Carlos Martinez creates each piece of his art to reflect his Apache heritage.
Martinez painstakingly creates jewelry, peace pipes, knives and tomahawks -- all individually unique. "I'm used to it and I'm good at it," Martinez said. "I've made up to four tomahawks in one day."
Martinez also creates walking sticks and etches mirrors, even creating his own frames.
His wife, Kelly, who creates leather purses, said her husband's creative talent is unmatched. "He has talent galore," she said.
Carlos is one-half Apache Indian, and hails from the Yuca Tribe in New Mexico. He purposefully creates each piece to stand on its own, reflecting artistry and different colors. His art showcases his own technique for preserving and promoting his culture.
Many shoppers have flocked to his handcrafted merchandise, which features feathers, rattles from a snake, leather, cow teeth and hip bones.
The couple, who live near Sims Corner, are now selling their art at the Farmers Market at Sims Corner on Saturdays.
Martinez has sold tons of items in Oklahoma, Texas, Missouri, Arkansas and Colorado. He often sells merchandise at powwows he attends, he said.
Most of the items he creates are inspired from dreams, which give him ideas, his wife said. Sometimes, he's simply motivated by seeing the potential of an item that can be transformed.
That happened when he saw a small block of wood with a chief's picture on it at a flea market for only $1. He then attached feathers all around it, with the block of wood as the centerpiece. The art piece made a statement and the artist didn't want to sell it. Instead, he gifted it to his son-in-law, who now displays it in his living room.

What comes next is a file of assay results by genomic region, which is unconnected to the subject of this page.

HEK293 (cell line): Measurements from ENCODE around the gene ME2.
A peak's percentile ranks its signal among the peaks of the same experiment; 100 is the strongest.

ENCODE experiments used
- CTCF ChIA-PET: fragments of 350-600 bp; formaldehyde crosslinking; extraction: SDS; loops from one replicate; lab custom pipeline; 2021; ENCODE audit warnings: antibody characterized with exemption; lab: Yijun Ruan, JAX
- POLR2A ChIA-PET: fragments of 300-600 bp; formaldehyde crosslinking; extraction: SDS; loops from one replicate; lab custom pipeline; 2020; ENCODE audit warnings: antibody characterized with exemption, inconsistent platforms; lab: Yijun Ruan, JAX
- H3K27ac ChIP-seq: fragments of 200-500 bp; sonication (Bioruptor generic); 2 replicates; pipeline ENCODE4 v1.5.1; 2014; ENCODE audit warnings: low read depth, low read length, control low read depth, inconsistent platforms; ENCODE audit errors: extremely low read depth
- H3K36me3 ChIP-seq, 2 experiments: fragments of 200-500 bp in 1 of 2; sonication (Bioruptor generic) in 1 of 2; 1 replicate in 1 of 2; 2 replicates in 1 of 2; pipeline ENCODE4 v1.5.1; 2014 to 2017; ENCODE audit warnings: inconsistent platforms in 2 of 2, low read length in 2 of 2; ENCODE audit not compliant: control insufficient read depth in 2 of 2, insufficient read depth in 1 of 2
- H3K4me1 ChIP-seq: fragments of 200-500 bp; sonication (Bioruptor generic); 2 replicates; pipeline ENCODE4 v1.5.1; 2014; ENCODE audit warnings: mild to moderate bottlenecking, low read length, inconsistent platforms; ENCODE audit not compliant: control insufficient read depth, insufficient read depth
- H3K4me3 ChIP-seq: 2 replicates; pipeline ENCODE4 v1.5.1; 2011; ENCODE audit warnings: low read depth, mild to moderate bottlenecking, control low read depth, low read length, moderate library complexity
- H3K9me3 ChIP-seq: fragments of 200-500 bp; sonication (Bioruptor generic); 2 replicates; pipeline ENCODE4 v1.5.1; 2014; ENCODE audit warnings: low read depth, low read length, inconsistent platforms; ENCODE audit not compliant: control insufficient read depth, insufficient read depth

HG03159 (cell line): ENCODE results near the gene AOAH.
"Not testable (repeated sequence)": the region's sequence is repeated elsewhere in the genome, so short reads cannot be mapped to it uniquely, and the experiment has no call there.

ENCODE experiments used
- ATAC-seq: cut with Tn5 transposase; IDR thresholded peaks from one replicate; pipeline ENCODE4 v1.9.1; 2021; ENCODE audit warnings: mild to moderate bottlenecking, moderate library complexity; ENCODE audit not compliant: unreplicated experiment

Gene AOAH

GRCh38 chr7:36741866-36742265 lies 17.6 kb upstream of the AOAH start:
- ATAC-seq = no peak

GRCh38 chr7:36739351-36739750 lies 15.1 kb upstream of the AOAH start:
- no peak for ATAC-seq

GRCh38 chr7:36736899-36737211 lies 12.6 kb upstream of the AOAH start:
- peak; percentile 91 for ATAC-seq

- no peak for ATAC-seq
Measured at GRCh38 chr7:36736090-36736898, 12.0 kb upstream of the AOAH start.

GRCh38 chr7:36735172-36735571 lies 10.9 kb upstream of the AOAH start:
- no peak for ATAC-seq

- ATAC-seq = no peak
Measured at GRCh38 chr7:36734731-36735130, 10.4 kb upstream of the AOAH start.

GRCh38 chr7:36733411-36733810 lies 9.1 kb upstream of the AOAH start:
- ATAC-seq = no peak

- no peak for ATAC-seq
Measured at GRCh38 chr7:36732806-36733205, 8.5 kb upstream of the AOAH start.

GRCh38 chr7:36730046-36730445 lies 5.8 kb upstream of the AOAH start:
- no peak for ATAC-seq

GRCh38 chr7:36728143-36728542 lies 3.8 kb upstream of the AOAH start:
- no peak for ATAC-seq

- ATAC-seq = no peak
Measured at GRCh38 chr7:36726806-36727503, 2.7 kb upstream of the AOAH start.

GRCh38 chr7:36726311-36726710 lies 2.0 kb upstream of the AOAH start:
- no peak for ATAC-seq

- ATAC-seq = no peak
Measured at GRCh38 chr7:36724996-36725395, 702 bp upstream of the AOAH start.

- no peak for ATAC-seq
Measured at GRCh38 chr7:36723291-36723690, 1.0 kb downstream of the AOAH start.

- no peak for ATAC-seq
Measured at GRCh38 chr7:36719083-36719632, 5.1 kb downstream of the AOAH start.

Martinez, who also takes in custom orders, is motivated to create all kinds of pieces that people can celebrate.
His own design, the Apache Star, is comprised of numerous feathers and creating quite a different look, he said. He and his wife are fortunate that friends often supply them with the needed items for his artwork. They've also been known to collect feathers from a dead buzzard, if they happen upon one, his wife added.
The earthy, organic look to his art requires the artist to research and grow as an artist. It's work that the customers love, he said.
One weekend, a young man purchased a walking stick from them at the Farmers Market. He seemed very enamored with it, Kelly Martinez said
The next weekend, the couple took their grandchildren to Silver Dollar City to enjoy the day. Ironically, they ran into the very same young man who had purchased the walking stick. He told them he had received many compliments throughout the past week while using his walking stick.
It's that kind of amazing feedback that keeps the artist motivated to create more unique pieces.
"If I have a chance, I'll make it," he said.